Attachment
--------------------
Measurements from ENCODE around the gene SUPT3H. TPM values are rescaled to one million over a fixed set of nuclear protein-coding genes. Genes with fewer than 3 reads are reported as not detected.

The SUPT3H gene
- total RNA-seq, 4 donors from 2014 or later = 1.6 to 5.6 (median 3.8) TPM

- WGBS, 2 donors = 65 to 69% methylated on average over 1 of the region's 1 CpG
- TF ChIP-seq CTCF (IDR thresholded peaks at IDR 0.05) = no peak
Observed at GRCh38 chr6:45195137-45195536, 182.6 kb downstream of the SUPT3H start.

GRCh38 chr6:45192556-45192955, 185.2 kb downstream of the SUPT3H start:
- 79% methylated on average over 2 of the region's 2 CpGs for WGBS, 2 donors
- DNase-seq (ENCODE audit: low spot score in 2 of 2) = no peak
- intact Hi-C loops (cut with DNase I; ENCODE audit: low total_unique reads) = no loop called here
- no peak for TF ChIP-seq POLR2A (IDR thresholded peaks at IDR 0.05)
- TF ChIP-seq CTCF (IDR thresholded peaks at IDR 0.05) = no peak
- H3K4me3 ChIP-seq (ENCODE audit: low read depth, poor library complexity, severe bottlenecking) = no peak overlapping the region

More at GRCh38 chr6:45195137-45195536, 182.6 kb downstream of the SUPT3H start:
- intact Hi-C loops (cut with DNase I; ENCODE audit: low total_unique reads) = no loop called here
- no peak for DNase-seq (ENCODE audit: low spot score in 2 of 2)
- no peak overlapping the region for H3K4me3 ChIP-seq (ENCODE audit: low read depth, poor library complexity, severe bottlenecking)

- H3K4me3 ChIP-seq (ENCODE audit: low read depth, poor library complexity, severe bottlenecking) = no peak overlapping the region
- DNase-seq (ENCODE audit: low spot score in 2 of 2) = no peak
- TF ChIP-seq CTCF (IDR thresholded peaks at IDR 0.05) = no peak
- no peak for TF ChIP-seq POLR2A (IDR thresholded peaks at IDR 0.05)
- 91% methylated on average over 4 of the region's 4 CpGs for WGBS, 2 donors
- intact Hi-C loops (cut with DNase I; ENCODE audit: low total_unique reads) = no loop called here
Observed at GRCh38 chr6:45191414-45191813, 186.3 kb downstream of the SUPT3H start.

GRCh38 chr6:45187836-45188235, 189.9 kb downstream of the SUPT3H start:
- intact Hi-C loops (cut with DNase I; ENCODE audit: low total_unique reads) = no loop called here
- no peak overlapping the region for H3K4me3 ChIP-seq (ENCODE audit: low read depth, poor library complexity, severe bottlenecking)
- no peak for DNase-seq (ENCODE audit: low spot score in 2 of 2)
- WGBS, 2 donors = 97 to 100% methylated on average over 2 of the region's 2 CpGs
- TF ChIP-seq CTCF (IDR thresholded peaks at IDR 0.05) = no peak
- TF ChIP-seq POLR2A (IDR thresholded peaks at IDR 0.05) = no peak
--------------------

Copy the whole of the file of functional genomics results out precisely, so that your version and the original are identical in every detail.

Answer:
Measurements from ENCODE around the gene SUPT3H. TPM values are rescaled to one million over a fixed set of nuclear protein-coding genes. Genes with fewer than 3 reads are reported as not detected.

The SUPT3H gene
- total RNA-seq, 4 donors from 2014 or later = 1.6 to 5.6 (median 3.8) TPM

- WGBS, 2 donors = 65 to 69% methylated on average over 1 of the region's 1 CpG
- TF ChIP-seq CTCF (IDR thresholded peaks at IDR 0.05) = no peak
Observed at GRCh38 chr6:45195137-45195536, 182.6 kb downstream of the SUPT3H start.

GRCh38 chr6:45192556-45192955, 185.2 kb downstream of the SUPT3H start:
- 79% methylated on average over 2 of the region's 2 CpGs for WGBS, 2 donors
- DNase-seq (ENCODE audit: low spot score in 2 of 2) = no peak
- intact Hi-C loops (cut with DNase I; ENCODE audit: low total_unique reads) = no loop called here
- no peak for TF ChIP-seq POLR2A (IDR thresholded peaks at IDR 0.05)
- TF ChIP-seq CTCF (IDR thresholded peaks at IDR 0.05) = no peak
- H3K4me3 ChIP-seq (ENCODE audit: low read depth, poor library complexity, severe bottlenecking) = no peak overlapping the region

More at GRCh38 chr6:45195137-45195536, 182.6 kb downstream of the SUPT3H start:
- intact Hi-C loops (cut with DNase I; ENCODE audit: low total_unique reads) = no loop called here
- no peak for DNase-seq (ENCODE audit: low spot score in 2 of 2)
- no peak overlapping the region for H3K4me3 ChIP-seq (ENCODE audit: low read depth, poor library complexity, severe bottlenecking)

- H3K4me3 ChIP-seq (ENCODE audit: low read depth, poor library complexity, severe bottlenecking) = no peak overlapping the region
- DNase-seq (ENCODE audit: low spot score in 2 of 2) = no peak
- TF ChIP-seq CTCF (IDR thresholded peaks at IDR 0.05) = no peak
- no peak for TF ChIP-seq POLR2A (IDR thresholded peaks at IDR 0.05)
- 91% methylated on average over 4 of the region's 4 CpGs for WGBS, 2 donors
- intact Hi-C loops (cut with DNase I; ENCODE audit: low total_unique reads) = no loop called here
Observed at GRCh38 chr6:45191414-45191813, 186.3 kb downstream of the SUPT3H start.

GRCh38 chr6:45187836-45188235, 189.9 kb downstream of the SUPT3H start:
- intact Hi-C loops (cut with DNase I; ENCODE audit: low total_unique reads) = no loop called here
- no peak overlapping the region for H3K4me3 ChIP-seq (ENCODE audit: low read depth, poor library complexity, severe bottlenecking)
- no peak for DNase-seq (ENCODE audit: low spot score in 2 of 2)
- WGBS, 2 donors = 97 to 100% methylated on average over 2 of the region's 2 CpGs
- TF ChIP-seq CTCF (IDR thresholded peaks at IDR 0.05) = no peak
- TF ChIP-seq POLR2A (IDR thresholded peaks at IDR 0.05) = no peak